The long and short of fish lifespans
- Lifespan is arguably the most important parameter for managing a fish species.
- Lifespan helps estimate sustainable harvests, extinction risk and whether a pest fish species could become invasive.
- We’ve developed a computational model to estimate the lifespan of any fish species using only its genome sequence.
If a fishery manager could only know one thing about a fish species, it should be lifespan. But many species live out their lives on time scales much longer than we can observe. And even the short-lived species do a good job of hiding in the sea.
That’s why we’ve developed a model to predict the lifespan of any fish species. They are a very diverse and numerous group. Bony fish alone comprise nearly 30,000 species, around half of all vertebrates. All we need to know to predict lifespan for any fish species is the genome sequence of a single individual.
One fish, two fish, old fish, new fish
Known lifespans of fish species range from less than one year for the pygmy goby to nearly 400 years for the Greenland shark. However, the Greenland shark’s genome hasn’t been sequenced yet, so we can’t tell you for sure!
Dr Alyssa Budd is a postdoc with our Environomics Future Science Platform (FSP). She said lifespan can be used to help estimate sustainable harvests, extinction risk and even the invasion potential of a pest species.
“For example, we know long lived species are likely to take a long time to reach sexual maturity. They have fewer offspring, with more investment in those offspring. This means we can roughly estimate things like the population growth rate of a species just from knowing its lifespan,” Alyssa said.
“The problem is, we don’t know lifespan for most fish species. And rules of thumb that typically work for mammals, like small body equals short lifespan, are much more complicated in fish. Even in closely related species lifespan can vary greatly. For example, the lifespan of different species of rockfish can range from about 10 years to over 200 years.”
Along with lifespan, the actual ages of individuals in a population are important to know for species management.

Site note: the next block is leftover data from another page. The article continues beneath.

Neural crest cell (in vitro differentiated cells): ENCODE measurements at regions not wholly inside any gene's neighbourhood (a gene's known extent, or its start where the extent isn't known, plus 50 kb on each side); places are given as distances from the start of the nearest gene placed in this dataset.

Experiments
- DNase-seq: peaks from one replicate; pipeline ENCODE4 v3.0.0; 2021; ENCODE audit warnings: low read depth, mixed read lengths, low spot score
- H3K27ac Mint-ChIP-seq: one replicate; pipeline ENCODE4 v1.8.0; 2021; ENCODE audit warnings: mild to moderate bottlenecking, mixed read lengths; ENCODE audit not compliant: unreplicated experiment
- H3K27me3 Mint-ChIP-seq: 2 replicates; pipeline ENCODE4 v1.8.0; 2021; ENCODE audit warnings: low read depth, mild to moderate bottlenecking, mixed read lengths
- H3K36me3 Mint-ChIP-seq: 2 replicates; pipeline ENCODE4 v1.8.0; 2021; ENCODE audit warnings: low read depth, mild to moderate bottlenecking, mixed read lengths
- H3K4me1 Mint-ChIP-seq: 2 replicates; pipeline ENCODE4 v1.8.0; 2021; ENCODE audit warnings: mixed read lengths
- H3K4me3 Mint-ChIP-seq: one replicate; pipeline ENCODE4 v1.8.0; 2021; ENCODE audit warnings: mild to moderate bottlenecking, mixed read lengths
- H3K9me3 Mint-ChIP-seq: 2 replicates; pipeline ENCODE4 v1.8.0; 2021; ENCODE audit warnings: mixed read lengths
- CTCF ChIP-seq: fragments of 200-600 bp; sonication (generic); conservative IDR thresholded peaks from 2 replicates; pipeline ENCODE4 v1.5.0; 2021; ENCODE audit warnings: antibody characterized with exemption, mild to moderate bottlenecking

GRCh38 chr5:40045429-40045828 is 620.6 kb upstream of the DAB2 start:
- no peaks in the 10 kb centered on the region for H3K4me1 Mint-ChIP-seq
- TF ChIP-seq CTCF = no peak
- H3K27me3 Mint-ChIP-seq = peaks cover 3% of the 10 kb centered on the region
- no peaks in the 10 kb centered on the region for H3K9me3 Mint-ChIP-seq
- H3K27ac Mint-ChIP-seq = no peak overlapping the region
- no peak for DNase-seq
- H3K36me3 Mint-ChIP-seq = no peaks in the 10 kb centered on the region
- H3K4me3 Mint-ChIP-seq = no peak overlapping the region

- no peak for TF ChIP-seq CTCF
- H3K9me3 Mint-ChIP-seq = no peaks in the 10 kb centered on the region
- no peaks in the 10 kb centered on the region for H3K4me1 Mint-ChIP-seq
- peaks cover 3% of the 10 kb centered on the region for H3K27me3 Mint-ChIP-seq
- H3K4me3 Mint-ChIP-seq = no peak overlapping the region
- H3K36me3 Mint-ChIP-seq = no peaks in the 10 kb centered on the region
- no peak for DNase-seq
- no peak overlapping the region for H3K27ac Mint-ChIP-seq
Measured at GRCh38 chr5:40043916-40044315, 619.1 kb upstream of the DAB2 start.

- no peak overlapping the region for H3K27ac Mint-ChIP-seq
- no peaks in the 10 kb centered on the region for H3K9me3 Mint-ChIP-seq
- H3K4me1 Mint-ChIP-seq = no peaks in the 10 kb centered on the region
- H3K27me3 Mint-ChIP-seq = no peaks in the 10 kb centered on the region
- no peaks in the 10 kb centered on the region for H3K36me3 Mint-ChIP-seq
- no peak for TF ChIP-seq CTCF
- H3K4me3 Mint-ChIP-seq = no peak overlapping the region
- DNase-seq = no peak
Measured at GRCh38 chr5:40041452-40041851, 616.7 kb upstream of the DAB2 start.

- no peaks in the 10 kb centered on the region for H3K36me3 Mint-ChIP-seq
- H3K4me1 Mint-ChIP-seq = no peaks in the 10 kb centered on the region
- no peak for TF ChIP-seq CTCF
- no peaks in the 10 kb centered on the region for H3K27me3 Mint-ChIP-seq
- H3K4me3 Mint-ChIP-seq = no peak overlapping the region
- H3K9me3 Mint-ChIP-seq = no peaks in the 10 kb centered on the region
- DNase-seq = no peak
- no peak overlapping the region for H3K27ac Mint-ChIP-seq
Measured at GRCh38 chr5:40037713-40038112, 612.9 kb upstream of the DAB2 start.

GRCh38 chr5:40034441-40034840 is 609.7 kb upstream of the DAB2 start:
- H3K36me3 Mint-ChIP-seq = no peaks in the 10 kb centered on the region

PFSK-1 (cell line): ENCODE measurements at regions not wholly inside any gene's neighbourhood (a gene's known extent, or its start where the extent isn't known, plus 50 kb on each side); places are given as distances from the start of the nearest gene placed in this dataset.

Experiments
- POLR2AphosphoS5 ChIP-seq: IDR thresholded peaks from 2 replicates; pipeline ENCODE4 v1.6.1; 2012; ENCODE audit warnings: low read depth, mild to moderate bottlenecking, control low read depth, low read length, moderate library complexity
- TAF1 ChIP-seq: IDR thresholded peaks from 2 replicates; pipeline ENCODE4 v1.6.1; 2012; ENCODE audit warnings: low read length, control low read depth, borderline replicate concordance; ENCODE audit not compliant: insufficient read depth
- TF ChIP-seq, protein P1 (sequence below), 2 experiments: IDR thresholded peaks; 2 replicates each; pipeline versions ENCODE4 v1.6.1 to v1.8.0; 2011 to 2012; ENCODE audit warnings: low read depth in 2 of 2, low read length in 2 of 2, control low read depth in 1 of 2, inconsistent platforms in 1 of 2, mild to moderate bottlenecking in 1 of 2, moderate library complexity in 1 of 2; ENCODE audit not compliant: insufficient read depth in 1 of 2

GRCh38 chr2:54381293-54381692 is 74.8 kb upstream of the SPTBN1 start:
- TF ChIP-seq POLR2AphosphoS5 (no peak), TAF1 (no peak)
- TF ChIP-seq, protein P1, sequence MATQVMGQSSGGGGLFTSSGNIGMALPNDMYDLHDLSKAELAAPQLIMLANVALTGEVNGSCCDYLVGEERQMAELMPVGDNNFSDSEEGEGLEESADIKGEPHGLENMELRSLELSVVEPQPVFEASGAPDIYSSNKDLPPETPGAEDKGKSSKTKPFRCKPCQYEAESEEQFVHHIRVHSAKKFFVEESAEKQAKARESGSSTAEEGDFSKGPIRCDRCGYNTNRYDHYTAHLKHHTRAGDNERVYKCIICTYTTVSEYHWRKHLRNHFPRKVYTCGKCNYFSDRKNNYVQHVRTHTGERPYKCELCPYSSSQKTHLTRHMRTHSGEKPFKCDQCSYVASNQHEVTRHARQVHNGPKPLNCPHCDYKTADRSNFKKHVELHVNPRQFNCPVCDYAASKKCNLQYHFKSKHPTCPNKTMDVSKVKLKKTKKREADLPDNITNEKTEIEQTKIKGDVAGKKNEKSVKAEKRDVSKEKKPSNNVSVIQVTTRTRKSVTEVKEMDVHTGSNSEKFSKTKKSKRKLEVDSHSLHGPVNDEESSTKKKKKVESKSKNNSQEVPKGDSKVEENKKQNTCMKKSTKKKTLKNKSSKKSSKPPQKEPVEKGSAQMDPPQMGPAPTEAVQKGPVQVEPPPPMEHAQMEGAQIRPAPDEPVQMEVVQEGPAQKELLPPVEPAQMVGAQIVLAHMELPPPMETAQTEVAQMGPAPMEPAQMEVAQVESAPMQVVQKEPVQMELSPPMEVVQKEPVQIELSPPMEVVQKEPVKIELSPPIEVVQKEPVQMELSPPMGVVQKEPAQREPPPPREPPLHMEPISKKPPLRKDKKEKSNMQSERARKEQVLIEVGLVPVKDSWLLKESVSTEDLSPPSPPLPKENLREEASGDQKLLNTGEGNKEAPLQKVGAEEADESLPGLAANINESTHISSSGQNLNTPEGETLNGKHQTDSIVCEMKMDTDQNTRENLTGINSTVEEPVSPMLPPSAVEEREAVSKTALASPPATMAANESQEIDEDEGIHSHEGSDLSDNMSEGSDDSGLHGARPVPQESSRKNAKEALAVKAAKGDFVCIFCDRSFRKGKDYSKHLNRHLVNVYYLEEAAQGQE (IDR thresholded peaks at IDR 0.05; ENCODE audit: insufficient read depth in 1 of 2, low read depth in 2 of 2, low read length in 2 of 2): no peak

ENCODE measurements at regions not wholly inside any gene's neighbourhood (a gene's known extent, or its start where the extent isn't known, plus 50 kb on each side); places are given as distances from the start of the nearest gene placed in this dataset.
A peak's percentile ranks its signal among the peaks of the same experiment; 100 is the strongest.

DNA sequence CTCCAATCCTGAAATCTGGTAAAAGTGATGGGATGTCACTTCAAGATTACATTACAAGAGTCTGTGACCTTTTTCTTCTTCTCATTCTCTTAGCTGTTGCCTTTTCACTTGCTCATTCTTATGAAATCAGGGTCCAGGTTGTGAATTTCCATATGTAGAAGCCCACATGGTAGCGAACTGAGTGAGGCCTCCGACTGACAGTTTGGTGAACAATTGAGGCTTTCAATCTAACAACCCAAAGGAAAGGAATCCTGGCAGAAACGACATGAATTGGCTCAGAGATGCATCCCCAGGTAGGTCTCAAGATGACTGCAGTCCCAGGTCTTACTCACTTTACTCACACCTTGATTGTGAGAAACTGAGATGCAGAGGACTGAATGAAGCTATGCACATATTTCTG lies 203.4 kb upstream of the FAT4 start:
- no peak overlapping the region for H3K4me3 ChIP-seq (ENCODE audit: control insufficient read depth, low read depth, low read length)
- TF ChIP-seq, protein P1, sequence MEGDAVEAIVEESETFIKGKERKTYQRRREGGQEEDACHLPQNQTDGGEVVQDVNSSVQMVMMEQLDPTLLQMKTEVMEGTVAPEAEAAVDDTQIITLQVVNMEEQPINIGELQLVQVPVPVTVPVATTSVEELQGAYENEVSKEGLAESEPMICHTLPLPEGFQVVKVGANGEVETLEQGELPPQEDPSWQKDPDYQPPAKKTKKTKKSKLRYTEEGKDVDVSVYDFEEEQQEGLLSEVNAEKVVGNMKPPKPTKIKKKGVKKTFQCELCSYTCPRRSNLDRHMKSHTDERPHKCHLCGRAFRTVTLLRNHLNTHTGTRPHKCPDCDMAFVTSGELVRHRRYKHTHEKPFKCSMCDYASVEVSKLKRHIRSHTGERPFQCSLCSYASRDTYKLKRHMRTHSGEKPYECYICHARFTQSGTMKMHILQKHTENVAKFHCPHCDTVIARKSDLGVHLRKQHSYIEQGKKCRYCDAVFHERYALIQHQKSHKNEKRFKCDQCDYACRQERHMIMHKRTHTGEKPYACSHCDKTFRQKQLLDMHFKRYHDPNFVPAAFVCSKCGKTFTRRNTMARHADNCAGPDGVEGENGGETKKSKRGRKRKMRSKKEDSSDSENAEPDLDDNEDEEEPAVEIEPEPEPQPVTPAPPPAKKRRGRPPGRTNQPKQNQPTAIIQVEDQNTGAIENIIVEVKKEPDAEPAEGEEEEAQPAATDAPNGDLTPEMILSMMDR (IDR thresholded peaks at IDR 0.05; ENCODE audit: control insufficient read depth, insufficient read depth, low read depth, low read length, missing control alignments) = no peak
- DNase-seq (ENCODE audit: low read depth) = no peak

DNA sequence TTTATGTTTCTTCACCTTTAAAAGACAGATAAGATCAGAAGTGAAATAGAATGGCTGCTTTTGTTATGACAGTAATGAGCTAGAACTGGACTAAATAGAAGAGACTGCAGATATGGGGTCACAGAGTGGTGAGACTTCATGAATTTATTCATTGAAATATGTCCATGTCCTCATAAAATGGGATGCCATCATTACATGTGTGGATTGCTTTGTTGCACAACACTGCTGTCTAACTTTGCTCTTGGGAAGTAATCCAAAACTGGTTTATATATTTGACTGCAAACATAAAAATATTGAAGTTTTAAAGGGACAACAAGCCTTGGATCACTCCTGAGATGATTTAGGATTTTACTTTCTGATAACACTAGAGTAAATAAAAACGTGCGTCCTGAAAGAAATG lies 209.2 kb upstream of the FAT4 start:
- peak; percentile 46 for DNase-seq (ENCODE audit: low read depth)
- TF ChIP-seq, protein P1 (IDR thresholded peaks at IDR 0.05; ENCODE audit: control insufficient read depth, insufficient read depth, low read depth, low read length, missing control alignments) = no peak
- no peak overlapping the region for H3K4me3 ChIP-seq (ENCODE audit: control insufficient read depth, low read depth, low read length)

That’s why previously our Environomics FSP developed a computational model to predict lifespan in mammals and other vertebrates and a DNA test to find out the ages of individual fish using only a tiny piece of fin tissue.
The lifespan prediction model uses a species genome sequence, sifting through the combinations of A, G, C and T to count the number of C-G sequences in gene promoters. These are the regions of DNA that determine if a gene becomes active or not. C-G sequences act like on/off switches and the number of C-G switches relates to how slowly the species ages.
Alyssa and her team from CSIRO and Curtin University have now expanded the lifespan model to apply more accurately to fish.
“We added hundreds more fish species into the model. We also used gene promoter sequences that are fish-specific. Because these regions can be hard to find in the genome if you’re trying to match them with a distantly related species,” Alyssa said.
“We trained our model on fish species with known lifespans. And now we can put the genome of any fish species into the model to estimate its lifespan.
“Most genomes are available online in public databases, and there’s been an explosion of species genomes published in the last few years. We only need one genome, of almost any quality, to predict the lifespan of a species.”
A fishy career
Alyssa is a computational biologist. She studied a Bachelor of Science, followed by an Honours year where she studied shell patterning in abalone. Her work revealed the first biological evidence to support the assumptions of hundreds of mathematical models.
Alyssa then completed a PhD in aquaculture, where she investigated the epigenetic effects of temperature on male-to-female sex change in barramundi. Alyssa went on to do a postdoc in environmental DNA, where she developed a test to detect critically endangered scalloped hammerhead sharks from seawater samples.
“My research spans many different applications and even fields, but the driving force behind it all is using genetic tools to solve environmental problems,” Alyssa said.
“After nearly 10 years in molecular labs, I’ve now switched my focus to bioinformatics and computational biology.”
Fish species lifespan prediction from promoter cytosine-phosphate-guanine density was published in Molecular Ecology Resources.